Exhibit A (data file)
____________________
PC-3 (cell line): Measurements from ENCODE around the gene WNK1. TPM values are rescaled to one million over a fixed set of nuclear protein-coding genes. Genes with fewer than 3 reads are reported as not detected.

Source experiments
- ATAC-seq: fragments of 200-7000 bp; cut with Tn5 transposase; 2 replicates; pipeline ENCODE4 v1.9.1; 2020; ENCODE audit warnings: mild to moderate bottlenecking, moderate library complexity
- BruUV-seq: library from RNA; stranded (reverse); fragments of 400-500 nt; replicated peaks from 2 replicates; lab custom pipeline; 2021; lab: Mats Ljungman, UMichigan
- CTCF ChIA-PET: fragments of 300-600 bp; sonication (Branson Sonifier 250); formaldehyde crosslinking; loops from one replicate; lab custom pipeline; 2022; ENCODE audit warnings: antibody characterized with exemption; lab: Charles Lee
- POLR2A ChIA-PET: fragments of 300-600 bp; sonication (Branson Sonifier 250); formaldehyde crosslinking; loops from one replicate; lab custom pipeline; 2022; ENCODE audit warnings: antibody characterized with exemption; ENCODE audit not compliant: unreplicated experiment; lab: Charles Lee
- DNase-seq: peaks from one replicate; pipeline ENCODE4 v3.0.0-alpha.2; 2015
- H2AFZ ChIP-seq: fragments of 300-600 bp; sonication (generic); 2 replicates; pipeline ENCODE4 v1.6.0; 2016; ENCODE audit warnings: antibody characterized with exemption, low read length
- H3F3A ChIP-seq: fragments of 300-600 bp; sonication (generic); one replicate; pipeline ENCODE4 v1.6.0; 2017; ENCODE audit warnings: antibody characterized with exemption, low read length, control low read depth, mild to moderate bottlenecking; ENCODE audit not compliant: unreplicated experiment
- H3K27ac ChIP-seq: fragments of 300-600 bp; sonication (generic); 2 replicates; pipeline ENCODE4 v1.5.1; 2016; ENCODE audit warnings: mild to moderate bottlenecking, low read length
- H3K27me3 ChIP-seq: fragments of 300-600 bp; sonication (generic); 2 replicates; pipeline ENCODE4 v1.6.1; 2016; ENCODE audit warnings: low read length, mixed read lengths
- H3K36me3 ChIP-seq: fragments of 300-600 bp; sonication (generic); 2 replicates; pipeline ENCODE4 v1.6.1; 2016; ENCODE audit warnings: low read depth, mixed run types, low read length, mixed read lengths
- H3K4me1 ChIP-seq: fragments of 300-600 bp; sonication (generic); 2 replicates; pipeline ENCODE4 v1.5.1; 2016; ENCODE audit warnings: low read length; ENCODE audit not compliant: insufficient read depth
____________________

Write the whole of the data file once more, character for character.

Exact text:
PC-3 (cell line): Measurements from ENCODE around the gene WNK1. TPM values are rescaled to one million over a fixed set of nuclear protein-coding genes. Genes with fewer than 3 reads are reported as not detected.

Source experiments
- ATAC-seq: fragments of 200-7000 bp; cut with Tn5 transposase; 2 replicates; pipeline ENCODE4 v1.9.1; 2020; ENCODE audit warnings: mild to moderate bottlenecking, moderate library complexity
- BruUV-seq: library from RNA; stranded (reverse); fragments of 400-500 nt; replicated peaks from 2 replicates; lab custom pipeline; 2021; lab: Mats Ljungman, UMichigan
- CTCF ChIA-PET: fragments of 300-600 bp; sonication (Branson Sonifier 250); formaldehyde crosslinking; loops from one replicate; lab custom pipeline; 2022; ENCODE audit warnings: antibody characterized with exemption; lab: Charles Lee
- POLR2A ChIA-PET: fragments of 300-600 bp; sonication (Branson Sonifier 250); formaldehyde crosslinking; loops from one replicate; lab custom pipeline; 2022; ENCODE audit warnings: antibody characterized with exemption; ENCODE audit not compliant: unreplicated experiment; lab: Charles Lee
- DNase-seq: peaks from one replicate; pipeline ENCODE4 v3.0.0-alpha.2; 2015
- H2AFZ ChIP-seq: fragments of 300-600 bp; sonication (generic); 2 replicates; pipeline ENCODE4 v1.6.0; 2016; ENCODE audit warnings: antibody characterized with exemption, low read length
- H3F3A ChIP-seq: fragments of 300-600 bp; sonication (generic); one replicate; pipeline ENCODE4 v1.6.0; 2017; ENCODE audit warnings: antibody characterized with exemption, low read length, control low read depth, mild to moderate bottlenecking; ENCODE audit not compliant: unreplicated experiment
- H3K27ac ChIP-seq: fragments of 300-600 bp; sonication (generic); 2 replicates; pipeline ENCODE4 v1.5.1; 2016; ENCODE audit warnings: mild to moderate bottlenecking, low read length
- H3K27me3 ChIP-seq: fragments of 300-600 bp; sonication (generic); 2 replicates; pipeline ENCODE4 v1.6.1; 2016; ENCODE audit warnings: low read length, mixed read lengths
- H3K36me3 ChIP-seq: fragments of 300-600 bp; sonication (generic); 2 replicates; pipeline ENCODE4 v1.6.1; 2016; ENCODE audit warnings: low read depth, mixed run types, low read length, mixed read lengths
- H3K4me1 ChIP-seq: fragments of 300-600 bp; sonication (generic); 2 replicates; pipeline ENCODE4 v1.5.1; 2016; ENCODE audit warnings: low read length; ENCODE audit not compliant: insufficient read depth